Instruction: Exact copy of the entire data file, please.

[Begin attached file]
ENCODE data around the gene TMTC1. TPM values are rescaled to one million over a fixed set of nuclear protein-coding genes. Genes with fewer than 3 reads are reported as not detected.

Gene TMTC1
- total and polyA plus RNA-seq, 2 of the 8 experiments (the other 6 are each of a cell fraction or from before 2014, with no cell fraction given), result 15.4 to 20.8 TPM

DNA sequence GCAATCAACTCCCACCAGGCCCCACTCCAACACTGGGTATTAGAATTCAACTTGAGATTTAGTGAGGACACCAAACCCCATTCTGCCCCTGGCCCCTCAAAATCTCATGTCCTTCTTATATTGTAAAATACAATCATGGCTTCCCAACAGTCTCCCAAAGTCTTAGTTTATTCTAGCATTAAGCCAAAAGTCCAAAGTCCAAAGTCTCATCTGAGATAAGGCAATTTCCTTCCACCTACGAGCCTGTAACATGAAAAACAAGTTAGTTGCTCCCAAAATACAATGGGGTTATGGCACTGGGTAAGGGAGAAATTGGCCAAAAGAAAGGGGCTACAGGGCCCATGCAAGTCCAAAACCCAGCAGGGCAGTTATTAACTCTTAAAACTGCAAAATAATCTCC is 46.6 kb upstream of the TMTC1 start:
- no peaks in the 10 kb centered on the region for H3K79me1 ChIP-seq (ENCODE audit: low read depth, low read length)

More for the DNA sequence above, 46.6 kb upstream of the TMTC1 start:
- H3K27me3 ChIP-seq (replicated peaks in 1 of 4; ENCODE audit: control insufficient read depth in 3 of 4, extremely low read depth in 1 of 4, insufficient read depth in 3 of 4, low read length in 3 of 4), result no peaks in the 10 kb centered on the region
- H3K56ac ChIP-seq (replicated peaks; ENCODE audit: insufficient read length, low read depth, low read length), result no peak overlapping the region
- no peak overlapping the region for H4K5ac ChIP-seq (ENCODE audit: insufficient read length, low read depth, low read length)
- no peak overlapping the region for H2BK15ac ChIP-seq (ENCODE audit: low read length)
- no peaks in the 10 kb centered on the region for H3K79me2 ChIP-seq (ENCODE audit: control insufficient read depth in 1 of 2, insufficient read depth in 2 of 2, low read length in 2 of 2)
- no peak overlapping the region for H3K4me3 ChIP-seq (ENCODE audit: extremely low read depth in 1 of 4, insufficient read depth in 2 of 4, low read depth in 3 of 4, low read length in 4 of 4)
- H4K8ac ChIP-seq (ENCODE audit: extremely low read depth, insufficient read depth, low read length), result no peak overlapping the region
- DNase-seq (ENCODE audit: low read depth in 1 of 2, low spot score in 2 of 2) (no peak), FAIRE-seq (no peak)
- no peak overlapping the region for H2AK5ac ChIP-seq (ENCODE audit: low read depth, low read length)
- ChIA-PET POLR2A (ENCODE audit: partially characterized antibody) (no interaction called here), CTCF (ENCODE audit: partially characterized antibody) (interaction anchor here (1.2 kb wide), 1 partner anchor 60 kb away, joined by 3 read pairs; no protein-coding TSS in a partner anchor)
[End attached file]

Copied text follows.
ENCODE data around the gene TMTC1. TPM values are rescaled to one million over a fixed set of nuclear protein-coding genes. Genes with fewer than 3 reads are reported as not detected.

Gene TMTC1
- total and polyA plus RNA-seq, 2 of the 8 experiments (the other 6 are each of a cell fraction or from before 2014, with no cell fraction given), result 15.4 to 20.8 TPM

DNA sequence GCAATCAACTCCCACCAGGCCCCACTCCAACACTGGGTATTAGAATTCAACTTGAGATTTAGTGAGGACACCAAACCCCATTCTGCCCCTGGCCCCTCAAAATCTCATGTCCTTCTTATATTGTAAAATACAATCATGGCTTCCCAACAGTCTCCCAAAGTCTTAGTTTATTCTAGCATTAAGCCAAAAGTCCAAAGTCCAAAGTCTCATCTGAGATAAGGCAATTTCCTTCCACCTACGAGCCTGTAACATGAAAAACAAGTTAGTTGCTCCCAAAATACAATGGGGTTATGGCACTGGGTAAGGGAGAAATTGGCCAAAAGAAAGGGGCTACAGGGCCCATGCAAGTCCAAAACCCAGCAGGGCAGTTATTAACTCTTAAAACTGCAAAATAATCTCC is 46.6 kb upstream of the TMTC1 start:
- no peaks in the 10 kb centered on the region for H3K79me1 ChIP-seq (ENCODE audit: low read depth, low read length)

More for the DNA sequence above, 46.6 kb upstream of the TMTC1 start:
- H3K27me3 ChIP-seq (replicated peaks in 1 of 4; ENCODE audit: control insufficient read depth in 3 of 4, extremely low read depth in 1 of 4, insufficient read depth in 3 of 4, low read length in 3 of 4), result no peaks in the 10 kb centered on the region
- H3K56ac ChIP-seq (replicated peaks; ENCODE audit: insufficient read length, low read depth, low read length), result no peak overlapping the region
- no peak overlapping the region for H4K5ac ChIP-seq (ENCODE audit: insufficient read length, low read depth, low read length)
- no peak overlapping the region for H2BK15ac ChIP-seq (ENCODE audit: low read length)
- no peaks in the 10 kb centered on the region for H3K79me2 ChIP-seq (ENCODE audit: control insufficient read depth in 1 of 2, insufficient read depth in 2 of 2, low read length in 2 of 2)
- no peak overlapping the region for H3K4me3 ChIP-seq (ENCODE audit: extremely low read depth in 1 of 4, insufficient read depth in 2 of 4, low read depth in 3 of 4, low read length in 4 of 4)
- H4K8ac ChIP-seq (ENCODE audit: extremely low read depth, insufficient read depth, low read length), result no peak overlapping the region
- DNase-seq (ENCODE audit: low read depth in 1 of 2, low spot score in 2 of 2) (no peak), FAIRE-seq (no peak)
- no peak overlapping the region for H2AK5ac ChIP-seq (ENCODE audit: low read depth, low read length)
- ChIA-PET POLR2A (ENCODE audit: partially characterized antibody) (no interaction called here), CTCF (ENCODE audit: partially characterized antibody) (interaction anchor here (1.2 kb wide), 1 partner anchor 60 kb away, joined by 3 read pairs; no protein-coding TSS in a partner anchor)